Lift Every Voice in Song 

By on January 15, 2023

ECSU student Aisha Crosland performs with the ECSU choir. (Photos by Kip Tabb)
First Flight High School Freshman Ariel Coughlin in her solo performance as the choir sings "Children Go Where I Send Thee". (Photos by Kip Tabb)
First Flight High School senior Alex Livingston in his solo performance as the choir sings "Children Go Where I Send Thee." (Photos by Kip Tabb)
First Flight High School sophomore Mary Williams solo performance as the choir sings "Children Go Where I Send Thee." (Photos by Kip Tabb)
Founder of the Martin Luther King Birthday Celebration Clarence Lewis. (Photos by Kip Tabb)
Rev. Spottswood Graves: “Conversation is literally the beginning” (Photos by Kip Tabb)
The Echoes of Heritage performed a number of traditional spirituals. (Lto R). Conductor and founder Doris Creecy, Clarence Lewis, Coquetta Brooks. (Photos by Kip Tabb)
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The Outer Banks Honors Martin Luther King Jr.

In a joyous and heartfelt celebration of his life, the legacy of Dr. Martin Luther King Jr. was honored at First Flight High School on Saturday, Jan. 14. Musical performances by the First Flight High School Choir, Echoes of Heritage and the Elizabeth City State University (ECSU) Choir, a poetry reading and a recitation of the last paragraphs of the “I Have a Dream Speech” brought his message to life.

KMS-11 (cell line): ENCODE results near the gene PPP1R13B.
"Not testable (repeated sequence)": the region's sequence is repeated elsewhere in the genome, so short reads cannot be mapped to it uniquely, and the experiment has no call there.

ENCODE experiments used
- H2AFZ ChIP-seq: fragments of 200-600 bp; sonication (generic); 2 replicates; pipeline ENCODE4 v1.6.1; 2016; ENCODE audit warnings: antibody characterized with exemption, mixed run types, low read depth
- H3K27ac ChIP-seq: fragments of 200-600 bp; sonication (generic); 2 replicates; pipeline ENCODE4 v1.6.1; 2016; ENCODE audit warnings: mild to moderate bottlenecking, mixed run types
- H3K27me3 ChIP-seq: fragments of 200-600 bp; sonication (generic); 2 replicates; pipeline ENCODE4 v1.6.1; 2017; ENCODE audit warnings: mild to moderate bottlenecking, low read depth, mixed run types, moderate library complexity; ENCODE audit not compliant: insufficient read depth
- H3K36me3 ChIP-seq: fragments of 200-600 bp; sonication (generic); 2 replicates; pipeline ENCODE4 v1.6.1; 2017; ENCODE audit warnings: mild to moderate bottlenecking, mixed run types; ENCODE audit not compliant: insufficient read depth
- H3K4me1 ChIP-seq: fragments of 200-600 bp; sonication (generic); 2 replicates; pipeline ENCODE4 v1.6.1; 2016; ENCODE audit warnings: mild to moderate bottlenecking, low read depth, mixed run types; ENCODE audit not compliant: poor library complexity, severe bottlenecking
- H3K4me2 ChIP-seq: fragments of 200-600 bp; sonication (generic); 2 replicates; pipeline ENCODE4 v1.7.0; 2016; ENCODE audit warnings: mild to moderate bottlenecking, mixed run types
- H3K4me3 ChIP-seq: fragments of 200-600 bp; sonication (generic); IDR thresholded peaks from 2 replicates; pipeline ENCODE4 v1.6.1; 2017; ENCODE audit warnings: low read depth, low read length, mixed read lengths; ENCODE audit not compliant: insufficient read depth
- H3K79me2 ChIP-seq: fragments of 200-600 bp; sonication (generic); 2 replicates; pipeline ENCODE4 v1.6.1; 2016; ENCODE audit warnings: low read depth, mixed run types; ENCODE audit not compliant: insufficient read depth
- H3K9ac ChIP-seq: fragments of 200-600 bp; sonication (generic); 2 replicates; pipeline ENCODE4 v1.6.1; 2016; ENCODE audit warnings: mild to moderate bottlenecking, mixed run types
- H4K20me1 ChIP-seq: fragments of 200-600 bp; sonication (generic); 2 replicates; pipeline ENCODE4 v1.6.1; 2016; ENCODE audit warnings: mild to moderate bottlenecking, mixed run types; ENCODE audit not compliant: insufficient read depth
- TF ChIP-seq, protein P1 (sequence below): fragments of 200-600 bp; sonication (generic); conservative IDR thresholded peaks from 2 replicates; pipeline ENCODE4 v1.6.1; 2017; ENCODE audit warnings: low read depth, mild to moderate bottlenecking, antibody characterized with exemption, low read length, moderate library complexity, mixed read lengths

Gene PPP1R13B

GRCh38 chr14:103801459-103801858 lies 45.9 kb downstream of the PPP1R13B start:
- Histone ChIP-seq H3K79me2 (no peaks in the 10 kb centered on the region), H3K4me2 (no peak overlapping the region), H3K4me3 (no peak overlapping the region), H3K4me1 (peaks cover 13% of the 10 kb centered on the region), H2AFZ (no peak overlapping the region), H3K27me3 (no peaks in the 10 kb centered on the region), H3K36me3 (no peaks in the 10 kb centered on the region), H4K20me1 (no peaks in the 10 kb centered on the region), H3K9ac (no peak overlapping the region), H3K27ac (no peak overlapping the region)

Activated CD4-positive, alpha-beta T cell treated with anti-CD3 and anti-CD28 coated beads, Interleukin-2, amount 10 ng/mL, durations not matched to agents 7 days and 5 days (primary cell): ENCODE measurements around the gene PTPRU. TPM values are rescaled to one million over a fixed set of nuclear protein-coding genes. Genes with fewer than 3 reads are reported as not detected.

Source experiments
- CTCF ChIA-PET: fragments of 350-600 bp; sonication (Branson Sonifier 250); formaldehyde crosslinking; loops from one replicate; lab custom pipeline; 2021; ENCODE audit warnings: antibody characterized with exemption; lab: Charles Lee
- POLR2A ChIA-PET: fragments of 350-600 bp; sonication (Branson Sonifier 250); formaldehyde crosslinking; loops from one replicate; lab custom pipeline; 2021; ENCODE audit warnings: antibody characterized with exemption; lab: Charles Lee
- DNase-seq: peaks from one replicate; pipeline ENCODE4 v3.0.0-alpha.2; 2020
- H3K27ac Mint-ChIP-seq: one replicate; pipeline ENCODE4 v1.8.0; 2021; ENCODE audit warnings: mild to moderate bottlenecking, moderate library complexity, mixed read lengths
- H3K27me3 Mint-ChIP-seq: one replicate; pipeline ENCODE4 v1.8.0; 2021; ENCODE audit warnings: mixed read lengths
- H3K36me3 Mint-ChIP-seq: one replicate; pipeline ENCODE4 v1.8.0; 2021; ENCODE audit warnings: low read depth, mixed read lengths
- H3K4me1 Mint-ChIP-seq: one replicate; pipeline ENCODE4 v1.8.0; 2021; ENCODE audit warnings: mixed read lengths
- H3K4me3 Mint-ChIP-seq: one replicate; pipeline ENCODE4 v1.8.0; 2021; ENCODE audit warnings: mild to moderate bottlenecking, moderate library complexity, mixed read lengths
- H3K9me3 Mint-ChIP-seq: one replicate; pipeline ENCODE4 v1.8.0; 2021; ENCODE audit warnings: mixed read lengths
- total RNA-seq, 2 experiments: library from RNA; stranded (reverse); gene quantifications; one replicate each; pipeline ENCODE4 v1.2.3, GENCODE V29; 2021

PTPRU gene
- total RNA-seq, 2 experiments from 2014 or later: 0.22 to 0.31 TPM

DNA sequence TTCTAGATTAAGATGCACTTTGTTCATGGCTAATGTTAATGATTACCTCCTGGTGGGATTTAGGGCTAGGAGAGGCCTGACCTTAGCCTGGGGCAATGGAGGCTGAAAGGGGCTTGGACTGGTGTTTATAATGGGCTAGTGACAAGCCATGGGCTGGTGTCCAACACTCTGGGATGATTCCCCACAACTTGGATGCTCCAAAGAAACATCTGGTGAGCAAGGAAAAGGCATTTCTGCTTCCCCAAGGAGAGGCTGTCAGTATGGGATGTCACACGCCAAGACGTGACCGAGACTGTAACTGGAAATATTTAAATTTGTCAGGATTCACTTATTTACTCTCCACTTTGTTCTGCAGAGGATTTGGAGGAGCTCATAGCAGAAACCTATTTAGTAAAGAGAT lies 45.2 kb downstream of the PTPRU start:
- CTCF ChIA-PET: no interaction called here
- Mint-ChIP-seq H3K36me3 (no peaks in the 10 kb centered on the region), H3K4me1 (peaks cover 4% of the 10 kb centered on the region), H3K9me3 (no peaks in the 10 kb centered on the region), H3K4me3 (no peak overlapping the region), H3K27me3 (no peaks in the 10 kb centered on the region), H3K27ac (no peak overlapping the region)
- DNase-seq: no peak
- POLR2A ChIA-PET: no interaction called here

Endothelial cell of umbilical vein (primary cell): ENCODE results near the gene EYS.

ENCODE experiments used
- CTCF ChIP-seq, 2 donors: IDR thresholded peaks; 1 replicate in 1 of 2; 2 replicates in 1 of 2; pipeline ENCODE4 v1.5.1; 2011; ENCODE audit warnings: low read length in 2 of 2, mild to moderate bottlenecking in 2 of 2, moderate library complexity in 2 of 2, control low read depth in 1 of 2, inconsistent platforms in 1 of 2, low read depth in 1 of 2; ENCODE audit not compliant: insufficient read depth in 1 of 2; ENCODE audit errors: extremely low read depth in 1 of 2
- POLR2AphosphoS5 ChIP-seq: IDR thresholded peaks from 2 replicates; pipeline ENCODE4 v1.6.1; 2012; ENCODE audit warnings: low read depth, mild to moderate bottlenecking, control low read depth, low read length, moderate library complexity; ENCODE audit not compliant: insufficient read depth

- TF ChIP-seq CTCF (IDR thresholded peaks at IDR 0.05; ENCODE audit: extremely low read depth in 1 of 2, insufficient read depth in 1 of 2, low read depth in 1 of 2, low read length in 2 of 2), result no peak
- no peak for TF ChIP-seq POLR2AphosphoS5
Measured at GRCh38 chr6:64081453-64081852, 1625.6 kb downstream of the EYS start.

“I have a dream that one day this nation will rise up and live out the true meaning of its creed: ‘We hold these thrust to be self-evident; that all men are created equal,’” King told the world in his Aug. 28, 1963 speech from the steps of the Lincoln Memorial.

This was the 32nd annual celebration of Dr. King’s birthday in Dare County. Clarence Lewis, who hosted the celebration with his son Michael, recalled that he and his wife Ruth began the event in 1992.

“I’m retired United States Army…When I retired, we came back to Manteo,” he said in an interview following the event. “The Haven Creek Baptist Church pastor wanted someone to do a program. They…had it, but it never had been in the church before. At that time, he asked my wife if she would take the program and she did it. She ran the program until her death three years ago.”

The program subsequently outgrew the church and has been held at a number of locations throughout the Dare County over the years.

Much of the pastoral message of Dr. King was how important it is to reach out to those we have not met and learn about them, and the Rev. Spottswood Graves encouraged the audience to do just that, talk to people they may never have known before.

“Conversation is literally the beginning,” he said, telling everyone that they should speak to someone they did not know, asking them, “How was your first house heated? The first house that you remember?” Immediately conversations were sparked among the attendees, with some people recalling coal chutes and oil heat and many of the younger members of the audience curious about what it was like to heat a home with coal.